Thursday, January 01, 2009

Four new wineries to report on

On our two-year wedding anniversary, we headed up to Napa to explore a few new wineries. Below, I'll give a quick recap on each one:

1) Beringer
This is one of the "big" wineries...similar to Mondavi or Kendall-Jackson, etc. My aunt and uncle recommended this one to us so we thought we'd start the day with it. Usually the wineries aren't nearly as crowded in the morning, and this was one we could foresee becoming very crowded. The grounds were absolutely beautiful - the Rhine House (photo on the right) was definitely a sight to see (though we decided to skip out on the $30 per person tour of it), and the rest of the grounds were breathtaking as well. We did a tasting of four wines - one Chardonnay and three Merlots, and we ended up buying a 2005 Merlot that tasted excellent and was sold at a decent price (plus all Merlots were 20% off!) The people we encountered at Beringer were just could tell they are used to be crowds and engaging in an actual conversation (rather than just exchanging pleasantries) with customers isn't their forte. If you want to see one of the big, historic wineries in Napa, this one would be a nice place to visit.

2) Heitz Cellar
This was one that I read about in a book of Napa and Sonoma wineries, and it sounded like a good contrast to Beringer. Usually when we visit one big winery we try to go to a really small one next. This fit the "small" bill perfectly. It is a very small stone building with a tasting bar big enough for about six people. It was very cozy inside, with a warm fire burning in the fireplace, a little dog running around, and one man running the show behind the bar. It was surprisingly crowded for 11:30 a.m. on a Tuesday, but given the fact that this is one of the very few wineries in Napa that does not charge a tasting fee, I guess we shouldn't have been too surprised. Some of the tasting fees in Napa are OUTRAGEOUS - but that's a rant for another day. Back to Heitz... We tasted Chardonnay, Cabs, Zins, and a Port. We were very surprised that even the dry reds such as Cabs and Zins, which are usually fuller-bodied wines, were very light-bodied and fruity at Heitz. They were okay, but not necessarily what I like in a Cab or a Zin. The Ink Grade Vineyard Port, however, was delicious. It was smooth and didn't leave that tinge of alcohol taste in your mouth that some Ports do. It is made from a very interesting blend of grapes - Touriga Nacional, Tinta Roriz, Sauzao, Tinta Cao, Tinta Bairrada, Tinta Madeira, Tinta Amarela and Bastardo. I had never heard of any of these prior to tasting at Heitz. We bought a bottle of that and a bottle of the Grignolino, which is an Italian table wine. If you are looking for a friendly tasting room with no fee, this is the place for you.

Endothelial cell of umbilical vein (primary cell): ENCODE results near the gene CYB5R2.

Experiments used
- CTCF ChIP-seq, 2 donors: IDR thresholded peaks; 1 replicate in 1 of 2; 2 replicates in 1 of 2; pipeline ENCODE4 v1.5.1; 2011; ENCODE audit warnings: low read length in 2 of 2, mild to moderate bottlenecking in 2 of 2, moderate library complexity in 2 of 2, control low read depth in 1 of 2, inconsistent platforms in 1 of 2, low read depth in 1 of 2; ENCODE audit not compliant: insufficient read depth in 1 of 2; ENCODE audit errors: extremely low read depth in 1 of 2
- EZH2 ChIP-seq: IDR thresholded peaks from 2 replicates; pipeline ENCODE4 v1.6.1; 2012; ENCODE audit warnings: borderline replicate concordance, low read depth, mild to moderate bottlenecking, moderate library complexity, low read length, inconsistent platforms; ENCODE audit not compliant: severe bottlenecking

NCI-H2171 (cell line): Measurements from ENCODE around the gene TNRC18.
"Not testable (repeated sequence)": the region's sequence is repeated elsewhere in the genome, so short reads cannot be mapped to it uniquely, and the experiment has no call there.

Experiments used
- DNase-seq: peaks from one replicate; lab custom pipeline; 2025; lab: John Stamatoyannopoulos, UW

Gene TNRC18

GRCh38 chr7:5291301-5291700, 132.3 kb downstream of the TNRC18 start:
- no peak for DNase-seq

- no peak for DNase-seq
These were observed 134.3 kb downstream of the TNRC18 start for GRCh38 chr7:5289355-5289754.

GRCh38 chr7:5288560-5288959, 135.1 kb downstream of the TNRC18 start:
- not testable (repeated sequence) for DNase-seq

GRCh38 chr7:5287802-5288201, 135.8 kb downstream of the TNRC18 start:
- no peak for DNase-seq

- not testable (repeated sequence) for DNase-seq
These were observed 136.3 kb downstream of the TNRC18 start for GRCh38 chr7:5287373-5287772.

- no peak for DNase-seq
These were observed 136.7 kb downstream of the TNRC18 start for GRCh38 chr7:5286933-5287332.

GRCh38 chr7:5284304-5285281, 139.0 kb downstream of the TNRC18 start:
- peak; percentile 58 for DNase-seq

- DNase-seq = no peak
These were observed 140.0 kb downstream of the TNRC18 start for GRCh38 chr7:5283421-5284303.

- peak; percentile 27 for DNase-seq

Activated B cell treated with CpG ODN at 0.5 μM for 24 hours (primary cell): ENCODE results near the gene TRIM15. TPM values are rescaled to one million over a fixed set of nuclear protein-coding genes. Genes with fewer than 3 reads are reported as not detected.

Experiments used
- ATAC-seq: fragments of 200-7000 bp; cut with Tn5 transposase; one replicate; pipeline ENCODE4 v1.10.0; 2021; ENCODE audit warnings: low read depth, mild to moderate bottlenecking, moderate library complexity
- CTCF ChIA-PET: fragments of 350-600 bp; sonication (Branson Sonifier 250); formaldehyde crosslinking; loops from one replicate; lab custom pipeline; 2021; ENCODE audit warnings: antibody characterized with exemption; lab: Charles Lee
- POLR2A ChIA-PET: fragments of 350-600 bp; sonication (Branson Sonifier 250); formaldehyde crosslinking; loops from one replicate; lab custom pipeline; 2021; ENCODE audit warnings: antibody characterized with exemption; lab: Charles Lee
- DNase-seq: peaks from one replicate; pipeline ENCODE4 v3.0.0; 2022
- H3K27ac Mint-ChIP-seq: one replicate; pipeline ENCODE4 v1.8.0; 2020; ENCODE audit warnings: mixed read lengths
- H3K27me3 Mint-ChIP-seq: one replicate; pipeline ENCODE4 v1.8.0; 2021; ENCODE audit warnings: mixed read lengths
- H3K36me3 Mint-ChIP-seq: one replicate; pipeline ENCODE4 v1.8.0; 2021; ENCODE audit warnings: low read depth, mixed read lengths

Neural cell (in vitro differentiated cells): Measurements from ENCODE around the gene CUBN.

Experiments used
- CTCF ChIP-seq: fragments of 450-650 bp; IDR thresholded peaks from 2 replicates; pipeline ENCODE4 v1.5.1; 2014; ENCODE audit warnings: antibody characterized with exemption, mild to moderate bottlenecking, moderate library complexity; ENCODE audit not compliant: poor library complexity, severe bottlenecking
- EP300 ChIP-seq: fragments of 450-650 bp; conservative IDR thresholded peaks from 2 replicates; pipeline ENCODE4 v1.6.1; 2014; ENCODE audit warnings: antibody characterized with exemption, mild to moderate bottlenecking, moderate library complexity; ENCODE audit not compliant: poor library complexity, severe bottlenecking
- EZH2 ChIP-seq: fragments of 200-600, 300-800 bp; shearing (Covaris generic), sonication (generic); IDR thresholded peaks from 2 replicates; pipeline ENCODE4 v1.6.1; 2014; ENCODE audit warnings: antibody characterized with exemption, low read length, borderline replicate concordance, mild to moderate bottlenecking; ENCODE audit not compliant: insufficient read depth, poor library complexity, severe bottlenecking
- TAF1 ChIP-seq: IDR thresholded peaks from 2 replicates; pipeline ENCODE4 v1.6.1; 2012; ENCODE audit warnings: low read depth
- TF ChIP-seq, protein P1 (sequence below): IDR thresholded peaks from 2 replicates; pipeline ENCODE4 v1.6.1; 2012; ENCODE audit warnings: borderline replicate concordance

3) Rombauer Vineyards
DING! DING! DING! This was the WINNER of the day!!! The last time we were in Napa someone who works at Hess recommended Rombauer to us, but we weren't able to visit it that day. This time we made sure to stop by, and though it was difficult to find from the road (their sign is very small and the GPS was telling us it would be on the right, when actually it was on the left), it was by far our favorite winery of the day. It is hidden up in a forest and looks very small and plain from the outside. Inside the tasting room was packed, but the man pouring was very observant and made sure no one in the room was without a glass of wine. We tasted Chardonnay, Merlot, two Cabernet Sauvignons, and a Zinfandel Port here. While we are usually big dry red fans, we loved the Chardonnay so much that we ended up buying that instead of a red! The Zinfandel Port was amazing as well, but since we don't drink much Port and had just bought a bottle at Heitz, we didn't see the need for it. Every single wine at Rombauer was delicious, smooth, and a true delight to taste. We highly recommend visiting this winery if you are in Napa. Although the tasting room is plain and simple, the wines make it all worth a visit, as well as the gorgeous view from the winery's front porch (see photo above right). The wine duo gives Rombauer an "A+"!

4) Ballentine Vineyards
This was an "on a whim" stop for us. We had never heard of Ballentine, it wasn't mentioned in my winery book, and we just happened to pass it and see the sign on our way ot Rombauer. It stuck out in the wine duo's minds because our beloved Indiana University has a building called "Ballantine Hall" and there is also a Ballantine Street in Bloomington. Although the Ballentine's are spelled differently, we still wanted to stop at this one. We checked out their website on our iPhones and it said they are by appointment only. We called and the nice lady said, "Come on by!" so we stopped in. We weren't sure what to think of it when we first arrived...the tasting room was the most "no frills" that we had ever seen - it was basically a small room in the side of a pole barn, but once we started tasting the wines spoke for themselves. They were excellent. The lady pouring for us, Marion, was extremely friendly and funny, and we really enjoyed talking to her. Ballentine had several good Zins, but none was as nice as the Block 9 Reserve Zin. Although Zin is generally our favorite grape, we were most impressed with the Syrahs! We bought a bottle of the Betty's Vineyard Syrah, and wanted to buy a bottle of the Petit Verdot as well, but we had already surpassed our self-imposed "three bottle limit" for the day by two bottles, so we decided we'll buy that one next time. While Ballentine is very simple and no-frills, the wines are definitely worth tasting.

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